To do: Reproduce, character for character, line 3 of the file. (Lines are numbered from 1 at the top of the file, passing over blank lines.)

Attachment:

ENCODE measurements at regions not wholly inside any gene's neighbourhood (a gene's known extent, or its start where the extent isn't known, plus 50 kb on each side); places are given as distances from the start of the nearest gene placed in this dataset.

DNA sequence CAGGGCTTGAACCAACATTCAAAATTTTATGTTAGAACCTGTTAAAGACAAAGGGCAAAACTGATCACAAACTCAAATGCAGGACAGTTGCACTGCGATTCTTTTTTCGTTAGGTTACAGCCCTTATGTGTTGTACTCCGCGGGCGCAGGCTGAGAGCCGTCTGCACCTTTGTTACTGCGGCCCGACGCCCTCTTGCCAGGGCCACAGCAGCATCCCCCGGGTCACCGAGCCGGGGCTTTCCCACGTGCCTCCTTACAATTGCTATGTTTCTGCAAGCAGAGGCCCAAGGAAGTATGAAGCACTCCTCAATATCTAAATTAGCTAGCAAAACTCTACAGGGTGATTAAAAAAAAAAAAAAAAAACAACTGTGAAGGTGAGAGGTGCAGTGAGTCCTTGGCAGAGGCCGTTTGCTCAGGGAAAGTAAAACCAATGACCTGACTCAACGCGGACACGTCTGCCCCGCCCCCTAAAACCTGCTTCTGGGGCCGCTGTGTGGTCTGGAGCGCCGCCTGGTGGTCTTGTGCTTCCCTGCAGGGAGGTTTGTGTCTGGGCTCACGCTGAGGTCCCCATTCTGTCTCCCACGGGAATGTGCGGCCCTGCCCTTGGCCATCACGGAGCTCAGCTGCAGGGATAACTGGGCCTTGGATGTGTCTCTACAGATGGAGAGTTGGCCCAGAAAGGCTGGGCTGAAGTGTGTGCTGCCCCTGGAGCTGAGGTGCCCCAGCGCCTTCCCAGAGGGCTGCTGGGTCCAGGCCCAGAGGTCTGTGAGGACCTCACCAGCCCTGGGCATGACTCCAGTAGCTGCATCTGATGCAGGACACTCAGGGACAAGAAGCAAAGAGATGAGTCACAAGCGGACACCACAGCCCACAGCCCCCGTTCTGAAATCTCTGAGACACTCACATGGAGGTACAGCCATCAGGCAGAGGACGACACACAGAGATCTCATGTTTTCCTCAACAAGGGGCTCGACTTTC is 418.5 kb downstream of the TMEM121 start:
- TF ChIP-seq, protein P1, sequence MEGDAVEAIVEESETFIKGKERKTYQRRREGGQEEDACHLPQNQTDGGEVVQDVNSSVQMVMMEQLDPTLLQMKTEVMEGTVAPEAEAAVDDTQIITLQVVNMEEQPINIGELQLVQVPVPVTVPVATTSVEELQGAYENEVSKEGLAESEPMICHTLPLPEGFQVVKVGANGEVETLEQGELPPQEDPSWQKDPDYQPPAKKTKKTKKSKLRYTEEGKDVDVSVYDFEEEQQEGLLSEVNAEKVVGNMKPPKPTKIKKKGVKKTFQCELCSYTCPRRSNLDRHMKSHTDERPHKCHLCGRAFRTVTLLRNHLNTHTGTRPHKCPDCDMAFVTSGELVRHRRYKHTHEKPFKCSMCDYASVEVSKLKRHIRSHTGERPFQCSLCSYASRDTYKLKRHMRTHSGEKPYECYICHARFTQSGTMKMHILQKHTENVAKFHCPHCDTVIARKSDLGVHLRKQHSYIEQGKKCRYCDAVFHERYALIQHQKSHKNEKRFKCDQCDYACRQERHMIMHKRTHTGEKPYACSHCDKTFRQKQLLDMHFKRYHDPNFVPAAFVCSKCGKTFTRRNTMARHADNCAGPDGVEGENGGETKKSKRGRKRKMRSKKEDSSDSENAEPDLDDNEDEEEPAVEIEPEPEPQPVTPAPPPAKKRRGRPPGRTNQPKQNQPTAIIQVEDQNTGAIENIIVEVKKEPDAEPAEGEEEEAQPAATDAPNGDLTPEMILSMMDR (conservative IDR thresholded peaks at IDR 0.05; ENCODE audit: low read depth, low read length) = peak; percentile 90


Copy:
- TF ChIP-seq, protein P1, sequence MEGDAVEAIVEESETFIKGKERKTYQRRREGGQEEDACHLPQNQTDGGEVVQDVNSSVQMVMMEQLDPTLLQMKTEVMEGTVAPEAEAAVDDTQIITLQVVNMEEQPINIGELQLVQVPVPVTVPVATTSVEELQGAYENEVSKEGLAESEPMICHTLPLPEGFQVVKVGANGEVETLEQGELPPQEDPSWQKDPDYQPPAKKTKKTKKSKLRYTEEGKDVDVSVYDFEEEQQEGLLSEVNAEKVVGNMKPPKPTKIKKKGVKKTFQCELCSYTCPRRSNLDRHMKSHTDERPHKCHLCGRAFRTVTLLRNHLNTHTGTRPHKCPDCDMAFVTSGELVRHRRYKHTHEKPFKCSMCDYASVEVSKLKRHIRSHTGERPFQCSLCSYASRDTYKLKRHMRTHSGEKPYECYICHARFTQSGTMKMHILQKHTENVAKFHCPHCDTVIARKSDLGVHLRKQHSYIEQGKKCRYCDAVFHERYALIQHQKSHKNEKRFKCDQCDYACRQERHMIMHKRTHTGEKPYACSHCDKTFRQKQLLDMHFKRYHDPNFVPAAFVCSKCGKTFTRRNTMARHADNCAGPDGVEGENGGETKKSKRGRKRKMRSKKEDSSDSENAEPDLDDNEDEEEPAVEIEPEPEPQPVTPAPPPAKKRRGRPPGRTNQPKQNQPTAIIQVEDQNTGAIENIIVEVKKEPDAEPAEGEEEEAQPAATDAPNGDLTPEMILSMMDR (conservative IDR thresholded peaks at IDR 0.05; ENCODE audit: low read depth, low read length) = peak; percentile 90